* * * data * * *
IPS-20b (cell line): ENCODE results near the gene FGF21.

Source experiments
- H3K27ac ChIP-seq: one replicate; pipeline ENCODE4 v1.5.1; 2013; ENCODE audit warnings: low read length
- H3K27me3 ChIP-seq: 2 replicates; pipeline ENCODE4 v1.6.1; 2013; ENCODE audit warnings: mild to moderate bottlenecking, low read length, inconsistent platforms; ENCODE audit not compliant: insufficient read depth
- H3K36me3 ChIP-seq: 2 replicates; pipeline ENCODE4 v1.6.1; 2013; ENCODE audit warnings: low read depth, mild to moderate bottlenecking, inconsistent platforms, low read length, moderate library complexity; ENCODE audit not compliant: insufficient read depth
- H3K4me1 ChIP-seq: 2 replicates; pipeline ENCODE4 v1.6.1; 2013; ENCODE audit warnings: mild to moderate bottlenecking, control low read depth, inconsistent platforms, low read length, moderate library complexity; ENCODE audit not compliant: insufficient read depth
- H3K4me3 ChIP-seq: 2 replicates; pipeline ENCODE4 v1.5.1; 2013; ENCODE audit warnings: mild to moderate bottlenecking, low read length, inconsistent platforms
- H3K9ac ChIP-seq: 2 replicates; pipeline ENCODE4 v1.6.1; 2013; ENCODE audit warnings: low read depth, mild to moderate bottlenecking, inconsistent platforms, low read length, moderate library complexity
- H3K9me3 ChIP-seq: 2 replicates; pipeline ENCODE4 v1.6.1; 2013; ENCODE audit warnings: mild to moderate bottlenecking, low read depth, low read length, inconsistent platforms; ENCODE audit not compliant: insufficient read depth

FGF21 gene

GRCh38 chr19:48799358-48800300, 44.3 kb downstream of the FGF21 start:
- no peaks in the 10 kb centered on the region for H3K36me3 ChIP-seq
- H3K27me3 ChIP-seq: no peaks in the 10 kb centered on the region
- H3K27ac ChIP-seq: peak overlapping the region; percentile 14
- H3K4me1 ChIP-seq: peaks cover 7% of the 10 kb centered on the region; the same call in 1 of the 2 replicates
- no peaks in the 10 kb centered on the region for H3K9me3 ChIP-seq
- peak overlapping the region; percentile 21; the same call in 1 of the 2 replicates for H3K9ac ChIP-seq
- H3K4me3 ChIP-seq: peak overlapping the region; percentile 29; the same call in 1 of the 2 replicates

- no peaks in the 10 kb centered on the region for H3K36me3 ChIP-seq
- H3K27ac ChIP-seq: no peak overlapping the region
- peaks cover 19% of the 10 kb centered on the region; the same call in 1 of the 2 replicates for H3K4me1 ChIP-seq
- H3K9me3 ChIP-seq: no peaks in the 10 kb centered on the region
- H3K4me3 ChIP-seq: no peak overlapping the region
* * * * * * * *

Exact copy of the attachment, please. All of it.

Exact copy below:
IPS-20b (cell line): ENCODE results near the gene FGF21.

Source experiments
- H3K27ac ChIP-seq: one replicate; pipeline ENCODE4 v1.5.1; 2013; ENCODE audit warnings: low read length
- H3K27me3 ChIP-seq: 2 replicates; pipeline ENCODE4 v1.6.1; 2013; ENCODE audit warnings: mild to moderate bottlenecking, low read length, inconsistent platforms; ENCODE audit not compliant: insufficient read depth
- H3K36me3 ChIP-seq: 2 replicates; pipeline ENCODE4 v1.6.1; 2013; ENCODE audit warnings: low read depth, mild to moderate bottlenecking, inconsistent platforms, low read length, moderate library complexity; ENCODE audit not compliant: insufficient read depth
- H3K4me1 ChIP-seq: 2 replicates; pipeline ENCODE4 v1.6.1; 2013; ENCODE audit warnings: mild to moderate bottlenecking, control low read depth, inconsistent platforms, low read length, moderate library complexity; ENCODE audit not compliant: insufficient read depth
- H3K4me3 ChIP-seq: 2 replicates; pipeline ENCODE4 v1.5.1; 2013; ENCODE audit warnings: mild to moderate bottlenecking, low read length, inconsistent platforms
- H3K9ac ChIP-seq: 2 replicates; pipeline ENCODE4 v1.6.1; 2013; ENCODE audit warnings: low read depth, mild to moderate bottlenecking, inconsistent platforms, low read length, moderate library complexity
- H3K9me3 ChIP-seq: 2 replicates; pipeline ENCODE4 v1.6.1; 2013; ENCODE audit warnings: mild to moderate bottlenecking, low read depth, low read length, inconsistent platforms; ENCODE audit not compliant: insufficient read depth

FGF21 gene

GRCh38 chr19:48799358-48800300, 44.3 kb downstream of the FGF21 start:
- no peaks in the 10 kb centered on the region for H3K36me3 ChIP-seq
- H3K27me3 ChIP-seq: no peaks in the 10 kb centered on the region
- H3K27ac ChIP-seq: peak overlapping the region; percentile 14
- H3K4me1 ChIP-seq: peaks cover 7% of the 10 kb centered on the region; the same call in 1 of the 2 replicates
- no peaks in the 10 kb centered on the region for H3K9me3 ChIP-seq
- peak overlapping the region; percentile 21; the same call in 1 of the 2 replicates for H3K9ac ChIP-seq
- H3K4me3 ChIP-seq: peak overlapping the region; percentile 29; the same call in 1 of the 2 replicates

- no peaks in the 10 kb centered on the region for H3K36me3 ChIP-seq
- H3K27ac ChIP-seq: no peak overlapping the region
- peaks cover 19% of the 10 kb centered on the region; the same call in 1 of the 2 replicates for H3K4me1 ChIP-seq
- H3K9me3 ChIP-seq: no peaks in the 10 kb centered on the region
- H3K4me3 ChIP-seq: no peak overlapping the region